DR Congo

How to rebuild safe and sustainable housing after natural disasters?

Format
News and Press Release
Source
Posted
Originally published
Origin
View original

The Democratic Republic of Congo is prone to natural disasters, particularly floods, landslides and volcanic eruptions. The most recent one was in the city of Goma where thousands of people lost their homes and livelihoods and had to take shelter after a volcanic eruption.

These climatic events make people vulnerable. The construction of safe shelters adapted to the different climatic conditions is essential for the survival of communities. In the health zones of Fizi and Nundu in the province of South Kivu, affected by armed conflict and natural disasters, there is a great need for access to safe and climate-smart housing.

Repeated flooding over the past 3 years has damaged or destroyed the homes of communities living in the area. More than 4,760 people have been affected, some of whom have been taken in by host communities, while others have been left homeless.

In response to this critical situation, ACTED has set up a project which aims to rebuild homes in a sustainable and environmentally friendly manner.

After the floods, a responsible reconstruction in DRC

In the Democratic Republic of Congo, ACTED is adapting to climate change and natural disasters through reforestation activities and training in ecosystem preservation. These actions are carried out upstream, in anticipation of the reconstruction of houses. Since October 2020, ACTED has been addressing the need for access to housing through the reconstruction and rehabilitation of shelters for the population of the health zones of Fizi and Nundu, areas marked by insecurity.

ACTED has integrated information sessions on environmental preservation in collaboration with the environment and development services of South Kivu. This partnership aims at anticipating and mitigating possible impacts linked to the extraction of materials to make bricks or collect wood to rebuild houses.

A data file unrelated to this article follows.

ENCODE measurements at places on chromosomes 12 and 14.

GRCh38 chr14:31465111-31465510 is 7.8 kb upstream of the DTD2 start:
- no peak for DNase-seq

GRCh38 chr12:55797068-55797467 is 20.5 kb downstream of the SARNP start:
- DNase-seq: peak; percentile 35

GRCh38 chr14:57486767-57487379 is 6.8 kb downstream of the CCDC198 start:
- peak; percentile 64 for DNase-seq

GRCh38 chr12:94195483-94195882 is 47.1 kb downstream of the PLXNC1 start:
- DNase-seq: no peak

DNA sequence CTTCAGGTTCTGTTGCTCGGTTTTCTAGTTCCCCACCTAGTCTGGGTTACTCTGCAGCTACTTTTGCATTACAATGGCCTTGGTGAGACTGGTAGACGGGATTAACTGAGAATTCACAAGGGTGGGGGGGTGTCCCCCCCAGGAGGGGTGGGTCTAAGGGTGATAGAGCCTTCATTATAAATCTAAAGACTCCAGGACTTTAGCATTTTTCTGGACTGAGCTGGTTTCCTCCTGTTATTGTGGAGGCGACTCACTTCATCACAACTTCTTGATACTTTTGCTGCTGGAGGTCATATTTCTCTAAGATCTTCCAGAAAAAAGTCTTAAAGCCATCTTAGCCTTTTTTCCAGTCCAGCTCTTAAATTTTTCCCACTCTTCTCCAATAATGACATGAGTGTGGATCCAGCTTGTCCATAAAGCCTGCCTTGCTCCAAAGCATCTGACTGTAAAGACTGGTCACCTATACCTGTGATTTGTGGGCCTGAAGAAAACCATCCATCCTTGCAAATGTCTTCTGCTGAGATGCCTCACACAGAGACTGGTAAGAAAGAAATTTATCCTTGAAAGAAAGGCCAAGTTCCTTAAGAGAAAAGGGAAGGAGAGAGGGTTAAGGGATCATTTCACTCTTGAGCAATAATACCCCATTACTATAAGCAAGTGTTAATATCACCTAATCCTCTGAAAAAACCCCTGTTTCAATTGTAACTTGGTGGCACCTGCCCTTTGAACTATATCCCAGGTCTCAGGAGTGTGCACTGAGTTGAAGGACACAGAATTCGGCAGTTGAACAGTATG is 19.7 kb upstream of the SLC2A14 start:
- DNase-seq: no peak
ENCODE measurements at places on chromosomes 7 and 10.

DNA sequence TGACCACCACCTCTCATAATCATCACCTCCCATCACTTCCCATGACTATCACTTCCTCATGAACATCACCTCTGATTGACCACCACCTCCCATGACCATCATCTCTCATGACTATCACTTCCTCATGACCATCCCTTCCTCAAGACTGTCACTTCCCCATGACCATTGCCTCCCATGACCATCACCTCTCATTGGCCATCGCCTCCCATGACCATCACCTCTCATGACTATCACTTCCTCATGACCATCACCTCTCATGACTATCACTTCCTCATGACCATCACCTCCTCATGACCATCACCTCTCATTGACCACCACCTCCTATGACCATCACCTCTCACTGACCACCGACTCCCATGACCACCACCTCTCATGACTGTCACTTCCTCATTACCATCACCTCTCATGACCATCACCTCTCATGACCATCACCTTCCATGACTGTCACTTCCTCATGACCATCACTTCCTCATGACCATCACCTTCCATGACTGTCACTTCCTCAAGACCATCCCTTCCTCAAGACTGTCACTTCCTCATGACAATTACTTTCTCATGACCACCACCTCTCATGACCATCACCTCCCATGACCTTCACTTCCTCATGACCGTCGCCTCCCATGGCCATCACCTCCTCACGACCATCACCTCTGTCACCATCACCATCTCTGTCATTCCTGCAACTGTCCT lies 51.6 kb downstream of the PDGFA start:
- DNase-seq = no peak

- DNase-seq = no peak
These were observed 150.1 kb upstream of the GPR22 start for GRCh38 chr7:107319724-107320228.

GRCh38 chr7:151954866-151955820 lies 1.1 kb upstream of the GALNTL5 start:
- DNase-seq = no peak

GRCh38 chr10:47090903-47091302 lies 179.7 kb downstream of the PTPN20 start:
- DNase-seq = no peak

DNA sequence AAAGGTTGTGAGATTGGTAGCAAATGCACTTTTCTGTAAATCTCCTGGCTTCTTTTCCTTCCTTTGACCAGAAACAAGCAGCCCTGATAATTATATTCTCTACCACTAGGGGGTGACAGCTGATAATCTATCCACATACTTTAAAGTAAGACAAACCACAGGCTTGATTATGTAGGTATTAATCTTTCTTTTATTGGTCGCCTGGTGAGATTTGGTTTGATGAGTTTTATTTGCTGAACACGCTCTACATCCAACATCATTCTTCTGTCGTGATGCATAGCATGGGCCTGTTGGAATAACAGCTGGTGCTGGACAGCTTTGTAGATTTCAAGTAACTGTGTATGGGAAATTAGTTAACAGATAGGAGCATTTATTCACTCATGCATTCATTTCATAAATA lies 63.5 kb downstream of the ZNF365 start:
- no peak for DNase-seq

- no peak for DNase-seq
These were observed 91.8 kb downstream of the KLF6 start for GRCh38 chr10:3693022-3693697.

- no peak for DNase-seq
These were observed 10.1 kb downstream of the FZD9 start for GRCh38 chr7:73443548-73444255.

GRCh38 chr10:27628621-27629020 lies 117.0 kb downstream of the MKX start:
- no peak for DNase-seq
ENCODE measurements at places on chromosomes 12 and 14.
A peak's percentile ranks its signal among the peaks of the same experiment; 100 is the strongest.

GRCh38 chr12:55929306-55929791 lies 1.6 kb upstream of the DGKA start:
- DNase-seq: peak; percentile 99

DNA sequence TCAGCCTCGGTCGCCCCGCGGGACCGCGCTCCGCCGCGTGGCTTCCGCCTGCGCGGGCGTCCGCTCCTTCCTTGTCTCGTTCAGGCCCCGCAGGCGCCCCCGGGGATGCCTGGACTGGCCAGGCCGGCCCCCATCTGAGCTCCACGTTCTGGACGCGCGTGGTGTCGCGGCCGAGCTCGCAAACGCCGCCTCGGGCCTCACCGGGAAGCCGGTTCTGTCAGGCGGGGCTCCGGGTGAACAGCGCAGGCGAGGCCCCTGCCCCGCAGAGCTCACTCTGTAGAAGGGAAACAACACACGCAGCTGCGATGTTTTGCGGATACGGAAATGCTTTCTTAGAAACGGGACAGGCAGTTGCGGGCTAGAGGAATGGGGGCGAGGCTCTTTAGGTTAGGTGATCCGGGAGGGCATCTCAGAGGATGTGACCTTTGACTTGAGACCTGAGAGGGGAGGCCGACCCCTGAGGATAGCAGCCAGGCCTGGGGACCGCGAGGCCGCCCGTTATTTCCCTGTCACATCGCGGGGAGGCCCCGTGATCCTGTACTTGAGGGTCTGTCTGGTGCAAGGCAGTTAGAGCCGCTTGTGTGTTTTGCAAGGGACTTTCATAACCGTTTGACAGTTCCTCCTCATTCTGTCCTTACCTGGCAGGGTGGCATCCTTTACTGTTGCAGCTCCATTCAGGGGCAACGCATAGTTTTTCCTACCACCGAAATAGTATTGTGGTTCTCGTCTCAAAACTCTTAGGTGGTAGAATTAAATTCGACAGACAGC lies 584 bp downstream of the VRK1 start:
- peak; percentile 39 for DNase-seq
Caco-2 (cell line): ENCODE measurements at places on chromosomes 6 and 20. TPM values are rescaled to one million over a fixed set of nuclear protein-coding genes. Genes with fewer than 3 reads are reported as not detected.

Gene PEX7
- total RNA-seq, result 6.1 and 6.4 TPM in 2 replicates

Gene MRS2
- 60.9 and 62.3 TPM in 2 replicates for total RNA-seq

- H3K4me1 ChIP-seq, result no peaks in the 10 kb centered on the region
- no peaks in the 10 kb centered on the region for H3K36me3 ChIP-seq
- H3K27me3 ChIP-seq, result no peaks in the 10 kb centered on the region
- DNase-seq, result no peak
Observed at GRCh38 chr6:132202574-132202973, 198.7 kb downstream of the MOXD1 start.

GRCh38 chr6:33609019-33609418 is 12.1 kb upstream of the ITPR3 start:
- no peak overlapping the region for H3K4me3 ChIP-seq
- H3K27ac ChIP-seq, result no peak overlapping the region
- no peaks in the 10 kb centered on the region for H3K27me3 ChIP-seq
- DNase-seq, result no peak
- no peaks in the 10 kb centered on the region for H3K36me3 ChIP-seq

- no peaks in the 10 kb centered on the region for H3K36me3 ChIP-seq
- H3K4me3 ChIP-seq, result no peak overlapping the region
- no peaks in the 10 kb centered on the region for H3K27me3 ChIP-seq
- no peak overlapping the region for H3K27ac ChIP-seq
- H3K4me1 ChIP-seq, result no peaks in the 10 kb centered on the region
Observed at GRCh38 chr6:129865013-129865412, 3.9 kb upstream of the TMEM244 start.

Participating communities have been able to carry out sustainable activities adapted to the local context, such as reforestation and coastal protection activities, during environmental information sessions.

ACTED limits the human impact on the environment in its emergency response

In the context of emergencies such as floods or other natural disasters, a rapid response is preferred to meet basic needs. In its housing construction and rehabilitation strategy, four key points have been integrated into environmental stewardship: mud brick construction, the use of wood cutting, erosion prevention and household energy consumption. On each point, ACTED and the environmental department intervened to find alternatives. This meant minimising the impact on the environment by ensuring that wood was cut appropriately. Participating beneficiaries of the project, with the help of ACTED, set up nurseries to preserve the reforestation with building materials such as planks, logs and planks from local suppliers officially recognised by the environmental services.

In the case of mud bricks, care had to be taken not to use energy-intensive kilns for the production of the bricks. ACTED opted for environmentally friendly kilns which considerably reduce the amount of energy consumed.

Financed by the humanitarian fund, this project responds to the urgent need for shelter due to natural disasters and inter-community conflicts that have caused the displacement of populations in the coastal part of Lake Tanganyika since 2020. That has reported 2219 affected households. In total 9598 people were affected and displaced in 11 villages.